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Mycobacterium massiliense is an environmental opportunistic pathogen that has been associated with soft tissue infection after minor surgery. We studied the acute immune response of C57BL/6 and BALB/c mice infected intravenously with 10(6) CFU of an M. massiliense strain isolated from a nosocomial infection in Brazil. The results presented here show that M.(More)
Tuberculosis remains second only to HIV/AIDS as the leading cause of mortality worldwide due to a single infectious agent. Despite chemotherapy, the global tuberculosis epidemic has intensified because of HIV co-infection, the lack of an effective vaccine and the emergence of multi-drug-resistant bacteria. Alternative host-directed strategies could be(More)
Strains of the Beijing genotype family of Mycobacterium tuberculosis are a cause of particular concern because of their increasing dissemination in the world and their association with drug resistance. Phylogenetically, this family includes distinct ancient and modern sublineages. The modern strains, contrary to the ancestral counterparts, demonstrated(More)
The success of Mycobacterium tuberculosis as a human pathogen has been attributed to the ability of the bacillus to proliferate inside macrophages and to induce cell death. This review describes how the sensors of the innate immune system modulate the cell death pathways in infected macrophages and, consequently, the pathogenesis of tuberculosis.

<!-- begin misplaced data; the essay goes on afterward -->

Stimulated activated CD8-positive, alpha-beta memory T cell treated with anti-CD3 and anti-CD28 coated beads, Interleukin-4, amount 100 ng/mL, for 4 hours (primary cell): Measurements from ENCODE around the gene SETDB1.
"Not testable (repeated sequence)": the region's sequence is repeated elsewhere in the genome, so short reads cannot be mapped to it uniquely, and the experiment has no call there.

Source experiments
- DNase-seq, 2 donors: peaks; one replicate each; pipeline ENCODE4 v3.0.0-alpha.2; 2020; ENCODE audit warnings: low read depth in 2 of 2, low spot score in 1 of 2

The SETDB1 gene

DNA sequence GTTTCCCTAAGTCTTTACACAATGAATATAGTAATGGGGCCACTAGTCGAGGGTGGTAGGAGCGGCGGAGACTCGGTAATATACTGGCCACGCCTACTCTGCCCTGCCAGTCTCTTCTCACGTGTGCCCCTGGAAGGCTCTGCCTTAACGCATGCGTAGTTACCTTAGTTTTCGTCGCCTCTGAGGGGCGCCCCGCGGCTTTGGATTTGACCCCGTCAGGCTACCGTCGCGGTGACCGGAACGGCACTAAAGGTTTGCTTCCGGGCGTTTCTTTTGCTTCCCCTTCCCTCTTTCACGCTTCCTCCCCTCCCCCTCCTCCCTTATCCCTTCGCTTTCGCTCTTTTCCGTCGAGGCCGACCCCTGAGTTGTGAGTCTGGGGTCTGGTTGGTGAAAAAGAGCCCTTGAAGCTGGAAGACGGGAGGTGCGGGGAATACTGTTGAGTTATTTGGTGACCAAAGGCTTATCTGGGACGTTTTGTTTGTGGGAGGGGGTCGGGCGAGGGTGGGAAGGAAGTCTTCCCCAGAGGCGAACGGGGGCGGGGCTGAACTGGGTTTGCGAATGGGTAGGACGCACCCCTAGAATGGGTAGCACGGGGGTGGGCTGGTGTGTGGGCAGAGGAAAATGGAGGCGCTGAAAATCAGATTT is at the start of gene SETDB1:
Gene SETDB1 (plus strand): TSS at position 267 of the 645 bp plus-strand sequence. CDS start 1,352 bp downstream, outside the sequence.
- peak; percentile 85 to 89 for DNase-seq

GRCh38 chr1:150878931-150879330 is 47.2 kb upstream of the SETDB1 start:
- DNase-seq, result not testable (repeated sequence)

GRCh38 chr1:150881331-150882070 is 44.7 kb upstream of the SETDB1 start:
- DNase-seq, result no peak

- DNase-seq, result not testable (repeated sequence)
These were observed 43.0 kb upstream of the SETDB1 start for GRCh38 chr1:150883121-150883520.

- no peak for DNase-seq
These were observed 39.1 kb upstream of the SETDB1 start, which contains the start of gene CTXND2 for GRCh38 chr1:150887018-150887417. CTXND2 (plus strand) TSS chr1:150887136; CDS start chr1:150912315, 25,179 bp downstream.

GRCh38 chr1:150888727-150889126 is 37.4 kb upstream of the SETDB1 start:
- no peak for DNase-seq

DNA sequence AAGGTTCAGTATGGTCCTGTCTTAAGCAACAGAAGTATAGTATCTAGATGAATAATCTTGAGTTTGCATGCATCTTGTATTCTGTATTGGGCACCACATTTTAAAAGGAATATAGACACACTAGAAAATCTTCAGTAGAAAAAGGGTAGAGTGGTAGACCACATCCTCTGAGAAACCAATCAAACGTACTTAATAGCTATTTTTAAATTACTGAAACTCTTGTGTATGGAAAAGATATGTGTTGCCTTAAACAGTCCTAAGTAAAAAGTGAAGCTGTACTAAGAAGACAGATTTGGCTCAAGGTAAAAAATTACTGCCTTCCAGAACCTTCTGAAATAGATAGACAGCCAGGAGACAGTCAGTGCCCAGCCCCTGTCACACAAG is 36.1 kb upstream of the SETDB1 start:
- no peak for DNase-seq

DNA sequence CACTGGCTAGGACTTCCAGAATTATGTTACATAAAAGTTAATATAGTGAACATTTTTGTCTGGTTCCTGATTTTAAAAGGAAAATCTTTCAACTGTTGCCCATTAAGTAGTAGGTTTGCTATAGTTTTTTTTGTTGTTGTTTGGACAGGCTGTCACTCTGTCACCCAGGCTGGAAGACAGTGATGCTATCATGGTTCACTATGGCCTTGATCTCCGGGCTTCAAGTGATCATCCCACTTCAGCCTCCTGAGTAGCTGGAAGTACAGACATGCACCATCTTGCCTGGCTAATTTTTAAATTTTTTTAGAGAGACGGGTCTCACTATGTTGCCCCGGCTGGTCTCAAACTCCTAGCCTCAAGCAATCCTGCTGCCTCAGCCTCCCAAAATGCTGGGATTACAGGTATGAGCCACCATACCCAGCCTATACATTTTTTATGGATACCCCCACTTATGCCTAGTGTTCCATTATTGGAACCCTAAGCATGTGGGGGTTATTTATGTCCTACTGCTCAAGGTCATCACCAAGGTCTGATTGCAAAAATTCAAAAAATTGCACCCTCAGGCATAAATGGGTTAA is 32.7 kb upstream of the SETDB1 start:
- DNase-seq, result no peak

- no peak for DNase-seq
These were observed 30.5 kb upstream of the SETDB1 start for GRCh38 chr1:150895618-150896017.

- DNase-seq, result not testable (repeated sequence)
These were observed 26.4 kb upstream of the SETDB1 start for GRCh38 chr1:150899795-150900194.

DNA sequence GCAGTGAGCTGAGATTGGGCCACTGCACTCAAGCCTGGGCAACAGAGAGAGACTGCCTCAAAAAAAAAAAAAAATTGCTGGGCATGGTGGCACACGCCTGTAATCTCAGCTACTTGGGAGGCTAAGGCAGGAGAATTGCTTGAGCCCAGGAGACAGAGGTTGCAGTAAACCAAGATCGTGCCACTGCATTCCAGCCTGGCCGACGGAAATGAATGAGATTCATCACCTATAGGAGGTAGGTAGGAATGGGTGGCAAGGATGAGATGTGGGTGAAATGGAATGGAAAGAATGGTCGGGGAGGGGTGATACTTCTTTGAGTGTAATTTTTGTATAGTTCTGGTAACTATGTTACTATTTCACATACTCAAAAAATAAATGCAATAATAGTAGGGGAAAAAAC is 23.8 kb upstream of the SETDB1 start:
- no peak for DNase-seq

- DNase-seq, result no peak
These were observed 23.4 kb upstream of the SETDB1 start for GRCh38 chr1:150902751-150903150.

The purinergic P2X7 receptor (P2X7R) is a sensor of extracellular ATP, a damage-associated molecule that is released from necrotic cells and that induces pro-inflammatory cytokine production and cell death. To investigate whether the innate immune response to damage signals could contribute to the development of pulmonary necrotic lesions in severe forms of(More)
Tuberculosis, caused by Mycobacterium tuberculosis or Mycobacterium bovis, remains one of the leading infectious diseases worldwide. The ability of mycobacteria to rapidly grow in host macrophages is a factor contributing to enhanced virulence of the bacteria and disease progression. Bactericidal functions of phagocytes are strictly dependent on activation(More)
NAIP5/NLRC4 (neuronal apoptosis inhibitory protein 5/nucleotide oligomerization domain-like receptor family, caspase activation recruitment domain domain-containing 4) inflammasome activation by cytosolic flagellin results in caspase-1-mediated processing and secretion of IL-1β/IL-18 and pyroptosis, an inflammatory cell death pathway. Here, we found that(More)
Prostate cancer (PCa) is one of the most common malignancies found in males. The development of PCa involves several mutations in prostate epithelial cells, usually linked to developmental changes, such as enhanced resistance to apoptotic death, constitutive proliferation, and, in some cases, to differentiation into an androgen deprivation-resistant(More)
Mycobacterium tuberculosis infection is thought to induce oxidative stress. N-acetyl-cysteine (NAC) is widely used in patients with chronic pulmonary diseases including tuberculosis due to its mucolytic and anti-oxidant activities. Here, we tested whether NAC exerts a direct antibiotic activity against mycobacteria. Oxidative stress status in plasma was(More)
Pulmonary tuberculosis (TB) is characterized by oxidative stress and lung tissue destruction by matrix metalloproteinases (MMPs). The interplay between these distinct pathological processes and the implications for TB diagnosis and disease staging are poorly understood. Heme oxygenase-1 (HO-1) levels were previously shown to distinguish active from latent(More)